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Nice Words – some comments from trainees

Nothing like a good PC clean up to find documents that you started to write and then forgot about in the “land that time forgot”. Here’s a series of pithy comments from people who have taken the various Survival Skills courses. I think they date from between 2004 and 2007, but rather stupidly I forgot to attach the name of the guilty party – I can recognise a couple of them, even so, Jim and Ian, so here they are!

————- I must admit I didn’t give myself time to prepare properly, and wasn’t quite sure what to expect/what it entailed – [the course] wasn’t what i expected. I expected to experience one of those ‘blinding white light’ moments where everything suddenly falls into place & to ride away transformed into an uberbiker, but then the benefits of ‘training’ where the syllabus is so very broad (as opposed for example, to Ron Haslam type schooling – one environment, one track, one mission) is not going to leave such a profound imprint on your mind.

Instead I left the course with a very expanded ‘tool box’ (oh, I hate that phrase) & a very good understanding of how, why & when to prioritise each ‘tool’ – the part I struggled with most, was familiarising myself with them, so that I could make best use of them instinctively – that can only come with practise,ergo, time.

Having said that, I am convinced of the benefits of ‘intensive’ over ‘drip-feed/instalment’ type training in areas where personal safety are concerned (what’s the point of just knowing how to ‘block’ in Wing Chung, when some guy is trying to punch your lights out, & your first lesson on striking back isn’t scheduled till next Tuesday?).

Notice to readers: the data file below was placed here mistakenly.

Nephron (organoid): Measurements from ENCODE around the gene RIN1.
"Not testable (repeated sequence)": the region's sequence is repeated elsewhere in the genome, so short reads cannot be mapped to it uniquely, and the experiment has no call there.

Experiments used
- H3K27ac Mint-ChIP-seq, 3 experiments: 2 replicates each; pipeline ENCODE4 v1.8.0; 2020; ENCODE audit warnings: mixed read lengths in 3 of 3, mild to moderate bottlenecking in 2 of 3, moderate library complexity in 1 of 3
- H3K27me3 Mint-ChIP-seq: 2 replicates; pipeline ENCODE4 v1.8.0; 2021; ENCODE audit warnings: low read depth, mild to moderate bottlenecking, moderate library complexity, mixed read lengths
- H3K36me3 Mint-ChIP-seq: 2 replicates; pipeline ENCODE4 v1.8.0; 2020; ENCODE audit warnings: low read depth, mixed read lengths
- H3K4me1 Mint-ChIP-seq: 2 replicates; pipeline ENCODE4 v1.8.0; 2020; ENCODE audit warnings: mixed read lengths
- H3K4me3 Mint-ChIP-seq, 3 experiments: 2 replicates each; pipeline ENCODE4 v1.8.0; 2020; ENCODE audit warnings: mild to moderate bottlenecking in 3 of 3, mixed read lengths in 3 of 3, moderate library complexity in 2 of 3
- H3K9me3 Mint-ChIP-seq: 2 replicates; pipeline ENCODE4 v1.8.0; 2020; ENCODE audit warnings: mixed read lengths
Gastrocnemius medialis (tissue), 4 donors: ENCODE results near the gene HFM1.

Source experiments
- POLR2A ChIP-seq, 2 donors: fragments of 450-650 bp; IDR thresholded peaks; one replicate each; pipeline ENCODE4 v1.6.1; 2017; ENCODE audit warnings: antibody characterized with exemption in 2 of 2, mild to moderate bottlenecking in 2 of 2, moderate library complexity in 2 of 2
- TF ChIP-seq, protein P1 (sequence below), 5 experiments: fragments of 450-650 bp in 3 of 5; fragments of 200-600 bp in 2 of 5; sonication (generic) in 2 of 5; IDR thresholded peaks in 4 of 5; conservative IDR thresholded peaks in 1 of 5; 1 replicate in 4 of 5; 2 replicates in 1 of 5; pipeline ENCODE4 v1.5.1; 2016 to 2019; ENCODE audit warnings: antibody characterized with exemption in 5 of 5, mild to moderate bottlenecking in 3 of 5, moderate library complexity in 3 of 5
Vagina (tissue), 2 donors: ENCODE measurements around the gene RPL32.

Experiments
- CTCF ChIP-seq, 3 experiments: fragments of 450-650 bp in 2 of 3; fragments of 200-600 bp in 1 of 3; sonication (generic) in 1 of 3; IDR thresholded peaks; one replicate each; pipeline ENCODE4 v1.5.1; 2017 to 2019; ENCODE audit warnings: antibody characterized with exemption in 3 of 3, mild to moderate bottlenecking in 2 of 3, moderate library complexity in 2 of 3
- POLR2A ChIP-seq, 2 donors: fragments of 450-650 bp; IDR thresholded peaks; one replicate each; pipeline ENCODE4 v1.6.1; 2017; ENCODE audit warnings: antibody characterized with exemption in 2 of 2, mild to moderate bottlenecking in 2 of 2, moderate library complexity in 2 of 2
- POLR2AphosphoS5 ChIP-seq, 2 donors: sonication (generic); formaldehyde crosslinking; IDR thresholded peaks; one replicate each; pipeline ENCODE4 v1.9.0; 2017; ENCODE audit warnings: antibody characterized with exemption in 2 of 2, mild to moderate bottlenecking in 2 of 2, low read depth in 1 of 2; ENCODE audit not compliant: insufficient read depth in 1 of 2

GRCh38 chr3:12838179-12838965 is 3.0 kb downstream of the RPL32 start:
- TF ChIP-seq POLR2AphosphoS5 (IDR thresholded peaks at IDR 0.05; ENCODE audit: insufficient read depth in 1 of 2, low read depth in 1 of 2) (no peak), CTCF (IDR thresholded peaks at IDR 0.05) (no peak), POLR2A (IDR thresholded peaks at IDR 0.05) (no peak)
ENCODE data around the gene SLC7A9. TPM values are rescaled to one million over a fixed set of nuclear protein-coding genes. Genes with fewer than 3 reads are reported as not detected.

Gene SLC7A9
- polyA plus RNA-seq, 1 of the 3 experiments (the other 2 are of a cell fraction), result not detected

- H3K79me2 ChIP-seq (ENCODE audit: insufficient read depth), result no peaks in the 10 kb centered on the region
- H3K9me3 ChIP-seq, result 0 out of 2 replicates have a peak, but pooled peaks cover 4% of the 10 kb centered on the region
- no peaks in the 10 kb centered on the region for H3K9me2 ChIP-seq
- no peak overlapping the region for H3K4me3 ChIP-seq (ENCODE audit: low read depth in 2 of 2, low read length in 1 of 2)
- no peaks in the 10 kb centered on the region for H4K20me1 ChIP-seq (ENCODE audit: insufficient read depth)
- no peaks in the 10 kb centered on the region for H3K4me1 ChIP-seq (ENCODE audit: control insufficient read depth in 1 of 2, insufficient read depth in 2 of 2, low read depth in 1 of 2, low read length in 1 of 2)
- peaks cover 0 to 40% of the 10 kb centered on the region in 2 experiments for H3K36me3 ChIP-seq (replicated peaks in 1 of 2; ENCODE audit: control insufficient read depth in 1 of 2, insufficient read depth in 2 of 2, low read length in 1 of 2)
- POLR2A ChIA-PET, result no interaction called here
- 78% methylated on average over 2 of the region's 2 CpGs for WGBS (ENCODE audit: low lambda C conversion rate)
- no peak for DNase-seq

I have within a very concentrated period of time absorbed a huge amount of information, some of which seemed at the time very conflicting (due to ‘information overload’), but in practice, coupled with a priority matrix proved to be extremely logical.

Looking back, the lazy sod in me would have enjoyed having another person along, just so that I could occasionally enjoy the luxury of sitting at the back, switching off & watching how another trainee interpreted the various lessons.

Both my days went incredibly quickly, but were very intense (surprising as one normally believes they have so little to learn, & most of what you learn is pretty bleedin’ obvious, except that it’s only obvious in retrospect after the methods been pointed out).

Anon! —————-

A few weeks after the course, I’ve only got three criticisms of ‘Spin’:

1. he needs a haircut

2. He really needs to get his arse into gear and devise a refresher course option – if he does, i’ll make my post dated booking now 3. He should have lunch stop cafes that have a healthy option menu – I’m not normally allowed chips

I’ve left other ‘advanced assessments’ with concerns & worries about their method/lore, but I found ‘Spin’s’ course, whilst not being the most exciting course out there (& his sometimes annoyingly pedantic attention to detail – “what if”

) was/is in my mind totally geared towards staying alive. What I do with that information is up to me, but I’m now thinking more, observing more, & “what if’ing” more (oh God! what have I become?).

Top guy, enthusiasm and patience of a Saint ( I have only admiration for his patience, how he maintains it dealing with idiots like us everyday

), & an excellent communicator

Jim June 2005 —————–

Spin’s corners course actually got me to realise why ‘slower’ is faster!! All you do by pushing beyond your own envelope is put yourself in harms way

Ian June 2005 —————–

Thanks Guys… it’s always good to get feedback… even if I do take years to put it up on the site!

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